The chart doesn’t include Tomas Kaberle (3g – 35a – 38 pts) and Francois Beauchemin (2g – 10a – 12 pts). In total, the Maple Leafs defense scored 139 points. This may have been impacted by the fact Dion Phaneuf and Carl Gunnarsson both missed a good amount of games.
Obviously management saw this was an issue as well, as they tried hard to land John-Michael Liles at last year’s deadline. Ultimately, they acquired him before the NHL Entry Draft, but it was obvious the team wanted to improve their production from the back end. To supplement Liles’ addition, the team traded for young Cody Franson as well.
The offensive expectations coming into this season were obviously higher with a healthy Dion Phaneuf and Carl Gunnarsson along with the arrival of Liles and Franson. Luke Schenn was coming off a breakout year offensively, and Mike Komisarek was expected to be a healthy scratch most of the time in favour of Jake Gardiner. Gardiner, a noted offensive defensemen was expected to contribute along the blueline as well.
So, how have Maple Leaf defenders fared so far this season? Refer to the chart below:
First thing to address: Maple Leafs have scored a total of 122 points after just 53 games. They’re on pace for 189 points by the end of the 82 game schedule.
The second thing to look at is the amount of games missed by key players.
- John-Michael Liles missed 16 games to concussion
- Jake Gardiner has missed 7 games as a healthy scratch
- Cody Franson has missed 15 games as a healthy scratch
You have to imagine if those players (all considered mainstays in the lineup at this point) had played every game so far, they’d have a few more points. It’s no use speculating on what-ifs, but rather, we should acknowledge that there is a direct correlation between the increased offence generated by Maple Leafs defensemen and the success the team has seen this year.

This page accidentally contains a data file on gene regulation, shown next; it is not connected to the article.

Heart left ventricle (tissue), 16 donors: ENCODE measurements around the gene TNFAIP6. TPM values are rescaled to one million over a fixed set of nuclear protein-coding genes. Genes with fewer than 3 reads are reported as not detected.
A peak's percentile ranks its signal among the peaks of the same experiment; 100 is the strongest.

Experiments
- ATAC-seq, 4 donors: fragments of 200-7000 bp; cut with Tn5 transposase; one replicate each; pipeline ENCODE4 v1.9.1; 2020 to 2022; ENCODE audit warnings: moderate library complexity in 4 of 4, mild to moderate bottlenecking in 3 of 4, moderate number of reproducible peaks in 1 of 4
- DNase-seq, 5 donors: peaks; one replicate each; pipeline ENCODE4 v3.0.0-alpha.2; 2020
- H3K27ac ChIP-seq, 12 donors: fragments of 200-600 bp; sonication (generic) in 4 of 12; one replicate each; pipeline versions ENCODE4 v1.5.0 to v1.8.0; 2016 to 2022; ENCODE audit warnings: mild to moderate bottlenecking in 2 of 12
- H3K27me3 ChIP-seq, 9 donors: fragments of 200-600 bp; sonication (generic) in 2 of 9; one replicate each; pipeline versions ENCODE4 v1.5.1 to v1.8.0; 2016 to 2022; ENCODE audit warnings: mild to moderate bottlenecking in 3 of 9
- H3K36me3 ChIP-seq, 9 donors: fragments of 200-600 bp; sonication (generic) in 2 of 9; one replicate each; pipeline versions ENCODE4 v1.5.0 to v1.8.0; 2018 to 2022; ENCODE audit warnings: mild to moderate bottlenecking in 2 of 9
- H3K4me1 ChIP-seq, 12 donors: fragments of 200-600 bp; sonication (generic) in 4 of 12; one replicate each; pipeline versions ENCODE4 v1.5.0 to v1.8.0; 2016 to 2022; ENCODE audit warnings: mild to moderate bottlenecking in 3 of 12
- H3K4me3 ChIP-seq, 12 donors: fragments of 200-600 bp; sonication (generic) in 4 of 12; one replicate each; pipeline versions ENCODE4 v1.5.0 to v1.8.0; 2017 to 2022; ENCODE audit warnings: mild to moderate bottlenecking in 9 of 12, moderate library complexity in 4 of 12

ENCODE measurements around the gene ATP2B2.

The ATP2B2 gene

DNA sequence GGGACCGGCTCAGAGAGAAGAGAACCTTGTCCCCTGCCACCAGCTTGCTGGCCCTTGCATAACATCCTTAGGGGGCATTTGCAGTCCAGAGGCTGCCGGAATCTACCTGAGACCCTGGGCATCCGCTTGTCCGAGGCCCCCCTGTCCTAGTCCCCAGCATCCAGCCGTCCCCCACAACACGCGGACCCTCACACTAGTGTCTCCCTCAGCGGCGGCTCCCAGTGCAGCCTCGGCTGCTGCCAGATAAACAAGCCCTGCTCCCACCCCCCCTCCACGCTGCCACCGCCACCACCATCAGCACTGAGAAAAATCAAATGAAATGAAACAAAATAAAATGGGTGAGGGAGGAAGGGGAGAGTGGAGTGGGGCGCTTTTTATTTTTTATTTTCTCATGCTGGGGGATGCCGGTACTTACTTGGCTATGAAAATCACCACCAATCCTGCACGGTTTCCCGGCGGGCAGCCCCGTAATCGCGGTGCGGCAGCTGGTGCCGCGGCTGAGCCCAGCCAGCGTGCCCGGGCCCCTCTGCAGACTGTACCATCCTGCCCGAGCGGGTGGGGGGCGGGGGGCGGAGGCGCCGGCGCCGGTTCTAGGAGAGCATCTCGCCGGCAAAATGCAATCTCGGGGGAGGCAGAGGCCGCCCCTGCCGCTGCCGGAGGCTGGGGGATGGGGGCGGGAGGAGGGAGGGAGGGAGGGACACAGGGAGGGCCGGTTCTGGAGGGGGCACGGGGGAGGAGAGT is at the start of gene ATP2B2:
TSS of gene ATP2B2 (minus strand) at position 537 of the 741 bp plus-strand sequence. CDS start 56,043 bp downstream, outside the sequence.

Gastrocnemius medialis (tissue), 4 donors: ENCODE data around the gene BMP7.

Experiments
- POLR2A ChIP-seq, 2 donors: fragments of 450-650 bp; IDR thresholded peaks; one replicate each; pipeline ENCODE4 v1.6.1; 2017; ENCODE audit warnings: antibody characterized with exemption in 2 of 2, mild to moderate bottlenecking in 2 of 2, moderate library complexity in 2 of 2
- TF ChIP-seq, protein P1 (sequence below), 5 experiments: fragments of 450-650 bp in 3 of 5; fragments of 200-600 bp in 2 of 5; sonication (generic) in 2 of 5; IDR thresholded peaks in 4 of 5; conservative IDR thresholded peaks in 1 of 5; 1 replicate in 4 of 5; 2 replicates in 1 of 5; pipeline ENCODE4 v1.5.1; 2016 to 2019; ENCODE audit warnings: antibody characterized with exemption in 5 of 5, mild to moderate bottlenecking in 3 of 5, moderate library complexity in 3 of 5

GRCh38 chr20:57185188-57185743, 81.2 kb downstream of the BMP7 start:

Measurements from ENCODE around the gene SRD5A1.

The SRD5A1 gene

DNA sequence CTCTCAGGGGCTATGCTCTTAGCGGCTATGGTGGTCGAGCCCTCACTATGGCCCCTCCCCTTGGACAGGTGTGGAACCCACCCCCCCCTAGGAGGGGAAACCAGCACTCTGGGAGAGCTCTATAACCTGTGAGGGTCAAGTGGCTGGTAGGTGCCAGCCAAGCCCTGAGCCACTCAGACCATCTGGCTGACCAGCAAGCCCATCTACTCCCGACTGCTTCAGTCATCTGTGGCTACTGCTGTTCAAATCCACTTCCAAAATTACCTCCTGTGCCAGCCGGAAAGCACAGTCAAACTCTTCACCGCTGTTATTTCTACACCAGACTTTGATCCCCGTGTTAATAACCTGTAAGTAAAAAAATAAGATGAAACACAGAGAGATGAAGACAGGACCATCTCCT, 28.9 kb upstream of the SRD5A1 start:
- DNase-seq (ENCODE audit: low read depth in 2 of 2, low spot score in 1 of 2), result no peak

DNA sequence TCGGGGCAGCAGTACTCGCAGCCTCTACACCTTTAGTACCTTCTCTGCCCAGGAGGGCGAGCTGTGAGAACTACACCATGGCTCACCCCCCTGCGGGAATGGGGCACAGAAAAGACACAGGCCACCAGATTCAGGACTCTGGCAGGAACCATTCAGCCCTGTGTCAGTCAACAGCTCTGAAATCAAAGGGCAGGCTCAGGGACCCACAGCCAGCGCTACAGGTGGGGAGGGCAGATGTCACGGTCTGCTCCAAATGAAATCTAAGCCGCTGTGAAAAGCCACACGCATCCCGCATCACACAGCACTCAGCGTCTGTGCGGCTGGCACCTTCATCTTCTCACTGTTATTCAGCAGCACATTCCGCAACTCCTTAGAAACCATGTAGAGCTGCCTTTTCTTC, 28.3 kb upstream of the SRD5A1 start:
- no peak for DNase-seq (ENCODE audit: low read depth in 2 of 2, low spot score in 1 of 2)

At this point, it’s not known for sure whether or not the Leafs will make the playoffs, or even have consistent success for the rest of the season. All we can do is note that this year’s team is much better (wins and points wise) and it is no coincidence that the defensemen have played a bigger role offensively.
By the numbers: points by defensemen for Stanley Cup champions (regular season)
- 2011 Boston Bruins: 149 points by defensemen.
- 2010 Chicago Blackhawks: 222 points by defensemen.
- 2009 Pittsburgh Penguins: 148 points by defensemen.
- 2008 Detroit Red Wings: 204 points by defensemen.
- 2007 Anaheim Ducks: 209 points by defensemen.
After sitting in the pressbox for four straight games, the Toronto Maple Leafs have sent down Jake Gardiner to the Toronto Marlies of the AHL.
The move comes at a bizarre time; John-Michael Liles remains out with concussion like symptoms, and aside from Gardiner, there is hardly any mobility on the back end.
Don’t get me wrong, if Gardiner isn’t playing, then he should be sent to the AHL where he can log big minutes and continue to develop. Having him sit in the press box won’t do him or the team any good at this point.
At this point, the only way Gardiner gets back into the lineup will be if the Leafs trade a defender, which I highly anticipate to happen.
Last year, the “emergence” of Keith Aulie allowed for the trading of Francois Beauchemin.
This year, it seems as if Gardiner and perhaps Jesse Blacker may be ready for prime time. This should afford the Leafs some depth to make a move.
This is not the last we’ve seen of Jake Gardiner, mark these words.
There were plenty of drama surrounding the Leafs AHL affiliate this past week.
Working on six night’s rest, the Marlies were raring to go Saturday afternoon against the Rochester Americans. Although faltering early in the game, Joe Colborne continued his hot start to the season, scoring 2:28 into overtime to give Toronto a flying 5-4 come-from-behind victory. Colborne’s overtime marker came after Ryan Hamilton and Darryl Boyce scored 34 seconds apart late in the third period to tie the game 4-4. Joey Crabb and Kelsey Wilson had the other goals for Toronto, and goaltender Ben Scrivens stopped 22 shots for the win.